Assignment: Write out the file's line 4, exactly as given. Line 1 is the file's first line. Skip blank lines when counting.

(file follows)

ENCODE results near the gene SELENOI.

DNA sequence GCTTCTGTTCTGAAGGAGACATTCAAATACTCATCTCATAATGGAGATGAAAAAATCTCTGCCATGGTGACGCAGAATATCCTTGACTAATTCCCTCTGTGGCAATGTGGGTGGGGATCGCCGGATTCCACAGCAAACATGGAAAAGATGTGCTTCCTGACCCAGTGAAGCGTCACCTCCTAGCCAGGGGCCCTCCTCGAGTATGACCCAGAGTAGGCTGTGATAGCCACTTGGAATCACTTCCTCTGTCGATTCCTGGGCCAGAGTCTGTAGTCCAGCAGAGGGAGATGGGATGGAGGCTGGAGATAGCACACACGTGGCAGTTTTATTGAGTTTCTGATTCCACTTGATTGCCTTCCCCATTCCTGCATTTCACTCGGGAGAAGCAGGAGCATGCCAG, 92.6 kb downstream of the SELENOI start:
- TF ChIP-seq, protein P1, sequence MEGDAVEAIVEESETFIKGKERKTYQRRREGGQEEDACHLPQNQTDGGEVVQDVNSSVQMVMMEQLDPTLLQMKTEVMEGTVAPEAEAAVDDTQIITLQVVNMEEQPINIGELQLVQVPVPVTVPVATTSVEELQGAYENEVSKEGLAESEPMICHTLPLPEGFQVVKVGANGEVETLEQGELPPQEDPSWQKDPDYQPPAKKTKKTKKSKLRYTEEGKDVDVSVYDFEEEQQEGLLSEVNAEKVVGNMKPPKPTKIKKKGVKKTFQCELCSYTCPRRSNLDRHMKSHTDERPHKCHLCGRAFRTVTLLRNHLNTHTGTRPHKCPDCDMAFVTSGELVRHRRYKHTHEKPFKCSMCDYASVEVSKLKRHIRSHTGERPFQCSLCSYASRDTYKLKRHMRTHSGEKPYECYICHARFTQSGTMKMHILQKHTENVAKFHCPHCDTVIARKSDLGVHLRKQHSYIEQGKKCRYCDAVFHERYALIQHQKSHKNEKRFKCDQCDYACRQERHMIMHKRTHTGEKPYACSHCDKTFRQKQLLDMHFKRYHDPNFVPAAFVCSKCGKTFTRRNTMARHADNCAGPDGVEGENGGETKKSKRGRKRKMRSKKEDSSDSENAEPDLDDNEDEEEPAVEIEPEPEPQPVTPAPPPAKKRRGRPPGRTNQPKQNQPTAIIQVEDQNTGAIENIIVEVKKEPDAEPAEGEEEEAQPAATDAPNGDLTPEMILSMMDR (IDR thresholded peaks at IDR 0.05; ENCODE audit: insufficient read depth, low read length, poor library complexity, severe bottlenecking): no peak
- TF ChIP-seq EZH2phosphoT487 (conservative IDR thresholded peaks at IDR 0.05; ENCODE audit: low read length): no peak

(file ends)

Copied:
- TF ChIP-seq EZH2phosphoT487 (conservative IDR thresholded peaks at IDR 0.05; ENCODE audit: low read length): no peak